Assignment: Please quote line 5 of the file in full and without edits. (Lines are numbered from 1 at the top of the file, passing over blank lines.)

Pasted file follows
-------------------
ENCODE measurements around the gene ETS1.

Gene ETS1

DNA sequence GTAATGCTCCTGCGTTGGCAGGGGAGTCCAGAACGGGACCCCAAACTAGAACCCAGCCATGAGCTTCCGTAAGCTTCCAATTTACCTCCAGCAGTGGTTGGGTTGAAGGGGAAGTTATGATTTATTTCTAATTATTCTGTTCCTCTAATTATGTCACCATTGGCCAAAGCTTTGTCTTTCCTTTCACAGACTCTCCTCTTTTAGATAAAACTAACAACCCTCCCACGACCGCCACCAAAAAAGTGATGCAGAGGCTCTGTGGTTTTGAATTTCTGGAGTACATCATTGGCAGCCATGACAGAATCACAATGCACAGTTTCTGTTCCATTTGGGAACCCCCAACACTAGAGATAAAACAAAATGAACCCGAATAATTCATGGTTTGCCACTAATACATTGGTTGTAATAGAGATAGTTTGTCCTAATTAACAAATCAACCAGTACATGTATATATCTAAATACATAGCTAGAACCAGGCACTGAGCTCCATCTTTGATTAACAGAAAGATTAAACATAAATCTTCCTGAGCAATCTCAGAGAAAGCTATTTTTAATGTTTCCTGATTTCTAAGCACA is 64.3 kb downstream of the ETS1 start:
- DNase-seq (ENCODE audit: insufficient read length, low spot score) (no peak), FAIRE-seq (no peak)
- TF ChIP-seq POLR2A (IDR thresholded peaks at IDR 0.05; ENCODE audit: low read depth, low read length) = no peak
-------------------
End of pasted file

- TF ChIP-seq POLR2A (IDR thresholded peaks at IDR 0.05; ENCODE audit: low read depth, low read length) = no peak